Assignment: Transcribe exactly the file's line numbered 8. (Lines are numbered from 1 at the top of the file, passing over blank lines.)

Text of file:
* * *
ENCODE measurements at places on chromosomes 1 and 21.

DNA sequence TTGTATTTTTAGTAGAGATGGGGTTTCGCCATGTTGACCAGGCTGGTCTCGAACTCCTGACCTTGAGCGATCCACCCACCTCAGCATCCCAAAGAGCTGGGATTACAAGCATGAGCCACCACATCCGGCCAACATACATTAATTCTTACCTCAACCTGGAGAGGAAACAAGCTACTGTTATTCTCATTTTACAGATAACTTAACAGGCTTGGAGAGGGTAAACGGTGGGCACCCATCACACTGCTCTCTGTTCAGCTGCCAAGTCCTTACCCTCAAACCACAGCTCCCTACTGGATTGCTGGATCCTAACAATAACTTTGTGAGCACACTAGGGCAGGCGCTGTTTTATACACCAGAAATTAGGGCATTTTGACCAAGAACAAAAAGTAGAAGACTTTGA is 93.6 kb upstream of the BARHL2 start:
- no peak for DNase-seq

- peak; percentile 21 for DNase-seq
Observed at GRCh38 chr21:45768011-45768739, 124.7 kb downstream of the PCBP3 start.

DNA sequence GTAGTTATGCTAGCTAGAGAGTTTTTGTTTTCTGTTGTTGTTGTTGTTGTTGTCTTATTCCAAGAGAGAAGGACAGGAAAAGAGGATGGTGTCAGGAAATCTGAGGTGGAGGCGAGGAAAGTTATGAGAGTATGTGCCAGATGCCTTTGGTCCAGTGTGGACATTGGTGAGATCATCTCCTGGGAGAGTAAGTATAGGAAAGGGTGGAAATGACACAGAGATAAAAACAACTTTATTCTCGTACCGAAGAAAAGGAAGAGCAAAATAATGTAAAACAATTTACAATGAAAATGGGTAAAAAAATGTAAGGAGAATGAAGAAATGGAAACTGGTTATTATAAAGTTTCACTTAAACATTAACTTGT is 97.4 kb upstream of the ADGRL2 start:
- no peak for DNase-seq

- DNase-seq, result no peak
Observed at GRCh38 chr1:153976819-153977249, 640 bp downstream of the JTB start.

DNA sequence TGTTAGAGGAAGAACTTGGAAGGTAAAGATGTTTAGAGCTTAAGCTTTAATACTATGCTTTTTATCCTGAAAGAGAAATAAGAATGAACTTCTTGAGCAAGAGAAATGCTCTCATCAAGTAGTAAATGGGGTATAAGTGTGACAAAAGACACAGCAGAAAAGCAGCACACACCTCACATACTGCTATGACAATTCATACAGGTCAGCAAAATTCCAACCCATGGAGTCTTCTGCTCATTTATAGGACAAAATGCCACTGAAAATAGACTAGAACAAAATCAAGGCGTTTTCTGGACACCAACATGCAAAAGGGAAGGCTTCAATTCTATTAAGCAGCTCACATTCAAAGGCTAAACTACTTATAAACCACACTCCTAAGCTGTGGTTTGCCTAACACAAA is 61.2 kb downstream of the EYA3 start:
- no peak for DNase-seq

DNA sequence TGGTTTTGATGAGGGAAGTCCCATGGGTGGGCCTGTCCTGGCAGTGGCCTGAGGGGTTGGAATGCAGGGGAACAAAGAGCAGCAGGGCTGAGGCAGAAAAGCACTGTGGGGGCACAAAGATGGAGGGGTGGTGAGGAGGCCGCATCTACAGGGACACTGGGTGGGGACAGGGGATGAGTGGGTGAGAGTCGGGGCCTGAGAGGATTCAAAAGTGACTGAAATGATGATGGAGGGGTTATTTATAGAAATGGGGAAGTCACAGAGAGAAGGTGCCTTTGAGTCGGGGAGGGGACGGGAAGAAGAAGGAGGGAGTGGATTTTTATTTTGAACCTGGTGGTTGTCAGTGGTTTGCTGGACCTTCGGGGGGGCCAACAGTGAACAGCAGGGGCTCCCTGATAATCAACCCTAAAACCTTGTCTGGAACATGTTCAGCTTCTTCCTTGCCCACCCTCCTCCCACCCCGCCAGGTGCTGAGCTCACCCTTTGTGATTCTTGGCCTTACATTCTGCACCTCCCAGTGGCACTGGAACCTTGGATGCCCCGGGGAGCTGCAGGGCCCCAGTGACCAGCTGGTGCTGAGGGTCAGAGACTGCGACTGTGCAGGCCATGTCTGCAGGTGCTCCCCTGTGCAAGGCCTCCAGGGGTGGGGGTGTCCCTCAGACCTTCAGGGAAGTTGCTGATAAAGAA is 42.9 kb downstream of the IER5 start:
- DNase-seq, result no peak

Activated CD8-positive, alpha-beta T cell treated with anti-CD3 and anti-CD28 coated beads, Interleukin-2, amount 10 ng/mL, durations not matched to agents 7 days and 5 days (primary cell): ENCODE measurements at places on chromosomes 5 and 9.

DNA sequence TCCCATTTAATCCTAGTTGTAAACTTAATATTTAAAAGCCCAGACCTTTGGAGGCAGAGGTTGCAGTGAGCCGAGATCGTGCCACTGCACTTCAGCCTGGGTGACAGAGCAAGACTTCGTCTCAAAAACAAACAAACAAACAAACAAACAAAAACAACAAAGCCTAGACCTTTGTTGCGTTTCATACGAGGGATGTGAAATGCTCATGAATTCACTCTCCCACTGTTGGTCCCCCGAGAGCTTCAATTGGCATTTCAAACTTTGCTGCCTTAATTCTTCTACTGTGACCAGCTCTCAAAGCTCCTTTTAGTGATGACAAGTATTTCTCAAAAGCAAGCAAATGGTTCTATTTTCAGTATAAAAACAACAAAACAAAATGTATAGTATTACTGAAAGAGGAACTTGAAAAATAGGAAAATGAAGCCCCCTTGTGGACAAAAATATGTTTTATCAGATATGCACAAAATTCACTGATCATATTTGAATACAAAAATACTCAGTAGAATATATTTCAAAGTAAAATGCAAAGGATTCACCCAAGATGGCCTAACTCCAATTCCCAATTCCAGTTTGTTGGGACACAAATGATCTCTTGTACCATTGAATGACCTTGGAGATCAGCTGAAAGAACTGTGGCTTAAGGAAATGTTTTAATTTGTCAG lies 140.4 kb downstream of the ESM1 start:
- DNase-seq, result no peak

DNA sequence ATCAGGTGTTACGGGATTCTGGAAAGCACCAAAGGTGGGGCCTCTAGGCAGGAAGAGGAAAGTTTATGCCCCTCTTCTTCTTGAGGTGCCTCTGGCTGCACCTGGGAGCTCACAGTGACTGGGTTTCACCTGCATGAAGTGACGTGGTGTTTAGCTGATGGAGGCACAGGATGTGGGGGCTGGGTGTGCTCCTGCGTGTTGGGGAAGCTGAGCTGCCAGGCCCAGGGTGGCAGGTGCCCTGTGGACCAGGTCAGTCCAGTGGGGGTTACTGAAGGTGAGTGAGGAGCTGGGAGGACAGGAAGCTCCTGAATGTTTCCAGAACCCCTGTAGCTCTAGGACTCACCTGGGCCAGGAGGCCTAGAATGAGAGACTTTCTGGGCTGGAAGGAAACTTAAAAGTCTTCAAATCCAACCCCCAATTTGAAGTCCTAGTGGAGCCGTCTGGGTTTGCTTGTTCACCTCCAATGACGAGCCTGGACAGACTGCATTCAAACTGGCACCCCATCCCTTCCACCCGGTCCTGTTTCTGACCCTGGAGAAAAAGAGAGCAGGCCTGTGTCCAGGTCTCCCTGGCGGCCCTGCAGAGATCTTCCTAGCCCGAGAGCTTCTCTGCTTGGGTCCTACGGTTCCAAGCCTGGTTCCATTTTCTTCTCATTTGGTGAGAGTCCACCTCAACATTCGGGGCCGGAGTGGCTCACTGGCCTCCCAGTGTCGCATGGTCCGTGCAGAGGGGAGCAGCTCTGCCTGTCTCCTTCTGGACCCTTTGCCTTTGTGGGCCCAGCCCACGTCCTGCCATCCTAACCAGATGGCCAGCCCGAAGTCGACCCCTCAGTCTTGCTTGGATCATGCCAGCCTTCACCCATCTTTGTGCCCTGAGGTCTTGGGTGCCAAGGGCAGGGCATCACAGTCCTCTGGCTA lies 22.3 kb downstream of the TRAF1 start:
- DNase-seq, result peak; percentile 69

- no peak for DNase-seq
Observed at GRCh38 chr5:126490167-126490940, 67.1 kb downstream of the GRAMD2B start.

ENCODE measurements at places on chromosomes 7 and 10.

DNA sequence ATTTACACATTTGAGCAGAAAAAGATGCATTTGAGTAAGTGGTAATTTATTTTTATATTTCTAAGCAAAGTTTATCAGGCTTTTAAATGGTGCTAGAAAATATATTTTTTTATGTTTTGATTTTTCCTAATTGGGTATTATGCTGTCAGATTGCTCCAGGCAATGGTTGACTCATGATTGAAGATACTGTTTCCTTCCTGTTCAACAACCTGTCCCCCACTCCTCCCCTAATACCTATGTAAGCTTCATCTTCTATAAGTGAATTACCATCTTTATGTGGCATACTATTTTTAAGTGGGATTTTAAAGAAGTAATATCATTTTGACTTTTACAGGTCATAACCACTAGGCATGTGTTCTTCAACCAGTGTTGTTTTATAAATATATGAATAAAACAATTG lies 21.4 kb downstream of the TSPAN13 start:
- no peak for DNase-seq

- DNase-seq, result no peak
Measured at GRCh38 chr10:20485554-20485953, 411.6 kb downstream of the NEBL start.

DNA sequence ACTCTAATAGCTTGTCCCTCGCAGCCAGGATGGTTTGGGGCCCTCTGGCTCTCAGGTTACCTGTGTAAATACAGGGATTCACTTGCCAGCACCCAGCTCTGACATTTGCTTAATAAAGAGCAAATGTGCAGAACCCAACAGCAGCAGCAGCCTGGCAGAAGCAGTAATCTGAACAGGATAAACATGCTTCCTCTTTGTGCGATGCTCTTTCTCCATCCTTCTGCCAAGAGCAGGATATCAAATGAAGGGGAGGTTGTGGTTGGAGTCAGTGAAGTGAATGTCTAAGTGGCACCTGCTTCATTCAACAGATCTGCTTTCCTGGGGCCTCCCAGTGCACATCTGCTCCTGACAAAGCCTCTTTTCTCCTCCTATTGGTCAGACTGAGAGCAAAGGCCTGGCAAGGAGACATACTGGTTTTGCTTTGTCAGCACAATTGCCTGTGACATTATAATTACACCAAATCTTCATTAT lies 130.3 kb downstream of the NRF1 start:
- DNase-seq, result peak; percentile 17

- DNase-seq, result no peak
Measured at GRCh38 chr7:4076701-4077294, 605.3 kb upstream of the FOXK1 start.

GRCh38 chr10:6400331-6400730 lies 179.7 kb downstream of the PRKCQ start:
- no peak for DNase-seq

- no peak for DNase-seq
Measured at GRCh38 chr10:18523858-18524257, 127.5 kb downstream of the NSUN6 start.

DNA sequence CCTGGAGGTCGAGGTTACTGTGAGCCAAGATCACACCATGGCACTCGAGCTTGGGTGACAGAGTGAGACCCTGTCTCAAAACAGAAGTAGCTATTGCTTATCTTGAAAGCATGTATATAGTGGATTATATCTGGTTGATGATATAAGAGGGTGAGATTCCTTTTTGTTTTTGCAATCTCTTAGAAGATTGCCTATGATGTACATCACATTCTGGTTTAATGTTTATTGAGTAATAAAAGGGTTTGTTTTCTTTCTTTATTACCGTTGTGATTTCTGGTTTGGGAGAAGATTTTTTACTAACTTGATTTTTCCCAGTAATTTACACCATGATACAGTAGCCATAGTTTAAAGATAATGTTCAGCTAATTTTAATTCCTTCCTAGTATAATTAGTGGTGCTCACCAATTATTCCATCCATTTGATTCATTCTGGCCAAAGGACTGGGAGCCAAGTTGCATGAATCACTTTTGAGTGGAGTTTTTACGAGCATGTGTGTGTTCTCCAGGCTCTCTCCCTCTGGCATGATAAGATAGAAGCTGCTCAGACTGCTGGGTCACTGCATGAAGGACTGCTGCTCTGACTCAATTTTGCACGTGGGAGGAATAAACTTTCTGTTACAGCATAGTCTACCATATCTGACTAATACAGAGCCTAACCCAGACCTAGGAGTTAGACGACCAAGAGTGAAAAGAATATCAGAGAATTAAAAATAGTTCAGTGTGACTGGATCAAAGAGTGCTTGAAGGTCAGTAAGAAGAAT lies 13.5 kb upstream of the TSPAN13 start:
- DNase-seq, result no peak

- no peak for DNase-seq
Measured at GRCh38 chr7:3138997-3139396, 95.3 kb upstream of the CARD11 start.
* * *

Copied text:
- DNase-seq, result no peak